At the end of last year, the Human Security Centre, a research wing of the University of British Columbia, released a 158-page report concluding that, contrary to widespread perceptions, the world is more peaceful now than at any time in the past half-century. The end of the Cold War, it seems, brought on not an upsurge of chaos and bloodshed—as many had expected—but, instead, a dramatic decline.
The Human Security Report 2005, as the study is called, is fascinating and important. But are its most startling conclusions valid? Are we indeed living through—as Slate's Timothy Noah put it in a celebration of the report—a "peace epidemic"?
The study's authors put forth three reasons for what they see as a decline in armed conflict. First is the end of colonialism and, with it, the end of the national liberation wars that spurred its demise. Second is the end of the Cold War and its Third World "proxy wars," which had been intensified by ideological rivalry and by the competitive supply of armaments by the United States and the Soviet Union. Third, and related to the first two, is a rise in United Nations peacekeeping efforts, which—despite a blemished record here and there—have helped end several wars and prevented others from starting.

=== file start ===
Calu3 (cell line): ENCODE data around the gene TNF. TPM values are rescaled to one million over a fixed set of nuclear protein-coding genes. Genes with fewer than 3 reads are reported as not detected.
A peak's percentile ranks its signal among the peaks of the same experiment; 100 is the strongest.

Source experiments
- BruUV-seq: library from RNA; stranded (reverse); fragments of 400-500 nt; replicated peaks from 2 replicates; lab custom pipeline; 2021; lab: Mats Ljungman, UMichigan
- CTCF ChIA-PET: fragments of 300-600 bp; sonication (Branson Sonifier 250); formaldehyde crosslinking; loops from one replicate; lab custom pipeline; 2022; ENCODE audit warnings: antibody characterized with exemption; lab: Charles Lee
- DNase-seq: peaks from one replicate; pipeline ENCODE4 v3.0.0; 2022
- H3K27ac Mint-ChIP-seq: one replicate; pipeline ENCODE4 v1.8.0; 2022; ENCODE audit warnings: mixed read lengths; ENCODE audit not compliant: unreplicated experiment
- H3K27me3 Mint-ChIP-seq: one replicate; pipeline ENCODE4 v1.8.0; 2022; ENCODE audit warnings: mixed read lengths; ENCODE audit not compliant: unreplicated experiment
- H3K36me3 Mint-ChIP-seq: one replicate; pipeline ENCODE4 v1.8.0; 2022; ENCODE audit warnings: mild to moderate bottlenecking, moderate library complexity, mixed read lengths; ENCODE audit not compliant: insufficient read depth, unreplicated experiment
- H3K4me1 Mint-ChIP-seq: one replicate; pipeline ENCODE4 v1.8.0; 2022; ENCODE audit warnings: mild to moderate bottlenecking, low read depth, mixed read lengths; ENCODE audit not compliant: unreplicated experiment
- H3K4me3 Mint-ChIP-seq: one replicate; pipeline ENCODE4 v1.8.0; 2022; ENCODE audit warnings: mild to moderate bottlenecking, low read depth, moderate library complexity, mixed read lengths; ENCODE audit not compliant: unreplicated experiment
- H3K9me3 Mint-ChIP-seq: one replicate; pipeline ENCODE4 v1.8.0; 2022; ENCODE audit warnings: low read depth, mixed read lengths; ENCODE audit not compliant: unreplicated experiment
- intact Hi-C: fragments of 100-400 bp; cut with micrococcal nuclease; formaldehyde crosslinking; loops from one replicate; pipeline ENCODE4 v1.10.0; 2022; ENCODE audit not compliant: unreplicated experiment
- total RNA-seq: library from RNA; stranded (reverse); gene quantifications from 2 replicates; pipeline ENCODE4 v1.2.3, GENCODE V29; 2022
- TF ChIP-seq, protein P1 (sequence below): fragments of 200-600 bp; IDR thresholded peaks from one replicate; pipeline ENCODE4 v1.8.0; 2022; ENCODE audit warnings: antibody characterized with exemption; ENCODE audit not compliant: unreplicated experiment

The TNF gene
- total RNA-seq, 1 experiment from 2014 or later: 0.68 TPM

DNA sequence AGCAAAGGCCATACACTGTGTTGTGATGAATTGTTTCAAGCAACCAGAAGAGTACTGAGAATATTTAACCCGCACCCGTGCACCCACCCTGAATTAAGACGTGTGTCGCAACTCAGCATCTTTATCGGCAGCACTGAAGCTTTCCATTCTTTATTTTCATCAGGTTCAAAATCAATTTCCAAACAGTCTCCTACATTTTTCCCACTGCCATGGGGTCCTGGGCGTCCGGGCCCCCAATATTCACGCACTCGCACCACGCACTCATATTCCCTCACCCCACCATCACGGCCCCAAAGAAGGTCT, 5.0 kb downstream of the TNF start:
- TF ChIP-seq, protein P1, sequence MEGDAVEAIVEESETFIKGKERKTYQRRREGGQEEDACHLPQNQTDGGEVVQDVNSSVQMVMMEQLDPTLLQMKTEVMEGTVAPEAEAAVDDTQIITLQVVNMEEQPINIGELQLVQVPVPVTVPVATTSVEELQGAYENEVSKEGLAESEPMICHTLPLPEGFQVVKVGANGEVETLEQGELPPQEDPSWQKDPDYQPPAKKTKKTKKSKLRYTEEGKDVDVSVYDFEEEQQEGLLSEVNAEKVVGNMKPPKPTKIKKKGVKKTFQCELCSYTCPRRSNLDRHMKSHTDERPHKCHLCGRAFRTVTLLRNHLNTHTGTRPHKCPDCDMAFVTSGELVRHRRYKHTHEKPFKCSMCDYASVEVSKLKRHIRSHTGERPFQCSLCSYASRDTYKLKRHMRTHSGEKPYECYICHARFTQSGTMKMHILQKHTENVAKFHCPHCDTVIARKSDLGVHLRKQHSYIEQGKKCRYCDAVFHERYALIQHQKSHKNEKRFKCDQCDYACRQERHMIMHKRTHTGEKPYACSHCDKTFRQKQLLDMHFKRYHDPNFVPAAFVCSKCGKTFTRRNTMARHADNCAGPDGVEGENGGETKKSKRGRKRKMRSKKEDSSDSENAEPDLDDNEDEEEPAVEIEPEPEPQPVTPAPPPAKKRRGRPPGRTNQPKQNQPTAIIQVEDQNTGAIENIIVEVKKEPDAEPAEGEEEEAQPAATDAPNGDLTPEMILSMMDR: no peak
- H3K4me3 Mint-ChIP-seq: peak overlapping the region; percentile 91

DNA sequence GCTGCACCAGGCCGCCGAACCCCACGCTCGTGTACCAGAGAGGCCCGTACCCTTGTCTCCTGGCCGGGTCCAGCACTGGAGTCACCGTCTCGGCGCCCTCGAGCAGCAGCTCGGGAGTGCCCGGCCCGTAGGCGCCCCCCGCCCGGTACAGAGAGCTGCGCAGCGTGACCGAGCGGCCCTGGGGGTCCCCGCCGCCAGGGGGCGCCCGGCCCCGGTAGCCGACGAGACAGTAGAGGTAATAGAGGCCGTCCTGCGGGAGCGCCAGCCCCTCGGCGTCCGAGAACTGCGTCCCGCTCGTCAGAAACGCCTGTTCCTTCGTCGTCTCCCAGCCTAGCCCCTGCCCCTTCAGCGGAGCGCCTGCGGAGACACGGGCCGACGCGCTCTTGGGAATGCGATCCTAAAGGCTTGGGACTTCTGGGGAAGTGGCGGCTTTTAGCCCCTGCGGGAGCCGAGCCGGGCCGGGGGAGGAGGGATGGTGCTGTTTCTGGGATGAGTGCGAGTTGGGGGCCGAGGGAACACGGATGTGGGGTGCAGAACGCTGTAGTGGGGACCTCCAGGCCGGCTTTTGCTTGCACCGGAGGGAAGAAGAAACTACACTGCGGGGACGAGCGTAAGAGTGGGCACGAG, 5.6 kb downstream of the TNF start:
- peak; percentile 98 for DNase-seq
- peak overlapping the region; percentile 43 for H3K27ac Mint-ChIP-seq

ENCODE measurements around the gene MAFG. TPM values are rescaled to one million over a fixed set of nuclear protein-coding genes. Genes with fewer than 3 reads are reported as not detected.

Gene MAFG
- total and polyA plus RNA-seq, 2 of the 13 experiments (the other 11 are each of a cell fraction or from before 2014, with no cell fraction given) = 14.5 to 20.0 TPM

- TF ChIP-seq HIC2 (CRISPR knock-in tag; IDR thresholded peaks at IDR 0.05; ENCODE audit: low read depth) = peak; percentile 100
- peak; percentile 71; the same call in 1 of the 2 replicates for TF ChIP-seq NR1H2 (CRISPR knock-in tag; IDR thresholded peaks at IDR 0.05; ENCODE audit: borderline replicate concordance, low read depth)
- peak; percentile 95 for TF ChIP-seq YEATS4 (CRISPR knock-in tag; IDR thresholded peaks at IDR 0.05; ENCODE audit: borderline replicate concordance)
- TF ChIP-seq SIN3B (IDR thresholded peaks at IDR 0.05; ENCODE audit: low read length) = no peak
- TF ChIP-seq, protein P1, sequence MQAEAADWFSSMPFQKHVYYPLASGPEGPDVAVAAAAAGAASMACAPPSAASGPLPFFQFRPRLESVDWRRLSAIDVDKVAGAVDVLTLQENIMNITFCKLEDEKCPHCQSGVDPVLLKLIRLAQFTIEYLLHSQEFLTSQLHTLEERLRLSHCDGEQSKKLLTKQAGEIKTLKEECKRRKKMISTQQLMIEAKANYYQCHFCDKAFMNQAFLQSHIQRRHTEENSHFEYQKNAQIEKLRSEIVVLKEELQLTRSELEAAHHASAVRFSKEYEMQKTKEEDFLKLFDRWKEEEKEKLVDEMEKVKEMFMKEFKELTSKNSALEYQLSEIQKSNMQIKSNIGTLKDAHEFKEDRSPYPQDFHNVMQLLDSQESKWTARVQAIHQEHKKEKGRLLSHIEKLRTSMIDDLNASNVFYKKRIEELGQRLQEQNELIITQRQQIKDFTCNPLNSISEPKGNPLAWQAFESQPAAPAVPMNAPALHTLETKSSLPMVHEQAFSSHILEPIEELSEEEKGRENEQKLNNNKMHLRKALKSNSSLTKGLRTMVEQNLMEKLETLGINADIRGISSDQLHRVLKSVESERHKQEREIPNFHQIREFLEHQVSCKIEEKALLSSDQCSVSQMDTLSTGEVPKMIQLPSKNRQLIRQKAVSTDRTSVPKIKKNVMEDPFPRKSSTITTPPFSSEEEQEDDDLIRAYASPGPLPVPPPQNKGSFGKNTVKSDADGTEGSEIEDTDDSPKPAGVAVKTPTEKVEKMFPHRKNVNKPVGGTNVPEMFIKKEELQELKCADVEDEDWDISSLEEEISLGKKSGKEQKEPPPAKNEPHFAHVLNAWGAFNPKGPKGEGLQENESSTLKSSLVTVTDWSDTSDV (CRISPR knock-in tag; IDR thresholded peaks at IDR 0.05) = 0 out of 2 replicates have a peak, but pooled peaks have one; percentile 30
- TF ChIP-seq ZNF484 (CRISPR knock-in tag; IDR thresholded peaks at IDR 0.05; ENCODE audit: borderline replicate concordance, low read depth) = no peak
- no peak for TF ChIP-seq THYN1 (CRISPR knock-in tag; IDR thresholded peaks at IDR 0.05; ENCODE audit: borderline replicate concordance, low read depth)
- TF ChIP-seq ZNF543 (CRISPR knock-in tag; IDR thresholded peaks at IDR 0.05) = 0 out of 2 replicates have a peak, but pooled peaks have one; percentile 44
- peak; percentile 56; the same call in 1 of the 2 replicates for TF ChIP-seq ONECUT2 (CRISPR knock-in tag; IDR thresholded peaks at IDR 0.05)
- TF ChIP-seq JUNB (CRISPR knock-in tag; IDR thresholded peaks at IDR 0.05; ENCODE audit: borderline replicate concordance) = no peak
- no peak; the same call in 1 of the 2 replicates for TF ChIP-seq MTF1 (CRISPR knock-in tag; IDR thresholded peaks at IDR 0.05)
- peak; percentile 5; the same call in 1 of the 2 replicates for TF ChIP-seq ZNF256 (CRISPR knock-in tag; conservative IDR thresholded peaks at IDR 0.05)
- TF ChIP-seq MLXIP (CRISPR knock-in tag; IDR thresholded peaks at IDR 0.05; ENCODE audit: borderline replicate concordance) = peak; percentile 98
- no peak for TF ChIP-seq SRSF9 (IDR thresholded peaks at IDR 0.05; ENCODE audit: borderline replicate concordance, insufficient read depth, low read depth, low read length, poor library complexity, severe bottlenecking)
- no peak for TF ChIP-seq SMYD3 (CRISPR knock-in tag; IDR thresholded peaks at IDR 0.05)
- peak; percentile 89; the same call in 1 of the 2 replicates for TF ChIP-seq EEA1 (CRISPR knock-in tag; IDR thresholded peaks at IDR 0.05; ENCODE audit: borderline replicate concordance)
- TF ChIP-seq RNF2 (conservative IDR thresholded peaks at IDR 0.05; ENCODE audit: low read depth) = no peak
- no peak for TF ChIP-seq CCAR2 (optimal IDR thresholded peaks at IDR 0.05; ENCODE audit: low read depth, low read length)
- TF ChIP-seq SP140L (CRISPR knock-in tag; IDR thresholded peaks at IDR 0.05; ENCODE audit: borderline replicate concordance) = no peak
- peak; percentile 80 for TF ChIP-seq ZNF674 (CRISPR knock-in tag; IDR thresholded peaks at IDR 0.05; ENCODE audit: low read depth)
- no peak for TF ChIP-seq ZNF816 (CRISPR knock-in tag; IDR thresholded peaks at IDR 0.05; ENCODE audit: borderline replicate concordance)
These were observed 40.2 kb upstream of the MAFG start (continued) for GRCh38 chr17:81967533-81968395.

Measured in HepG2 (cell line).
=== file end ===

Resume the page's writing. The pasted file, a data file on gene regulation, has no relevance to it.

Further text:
Again, this is very interesting, even plausible. Yet a close look at the report reveals that much of its data undermines these conclusions. Clearly the nature of warfare has been changing over the past two decades, but it's not at all clear that war itself is on the wane, and it's certainly premature to shout "Hallelujah" or to roll out the carpet for a new age of human history.
The report's main exhibit, Figure 1.1, is a graph showing the numbers of wars—international, civil, and colonial—from 1946-2002. The authors summarize this graph as follows:
It reveals that the number of armed conflicts increased steadily decade by decade throughout the Cold War. Then in the early 1990s, a steep decline started that continues to this day.
Well, let's look at this graph. (Click
First, yes, the number of armed conflicts has declined since 1992—from 50 to 30. But this merely puts the world at the same level of turmoil as in 1976. I don't remember anybody thinking of that era as particularly tranquil.
Second, the authors write on the report's first page of text that "the overwhelming majority of today's armed conflicts are fought within, not between, states." This is meant to suggest that the world is now less mired in grave conflict. Yet the graph shows that civil wars have far outnumbered international wars consistently since 1960.
Third, the graph does show a decline in wars between nations, but the numberof such wars has always been low—between two and eight per year in this 56-year period (except for a brief spell in the mid-'90s when there were none). The most recent year on the graph, 2002, was one of those low points, with just two international wars; but so were 1950-52, 1961-63, 1968, and 1975. In other words, did 2002 mark a trend or just a blip?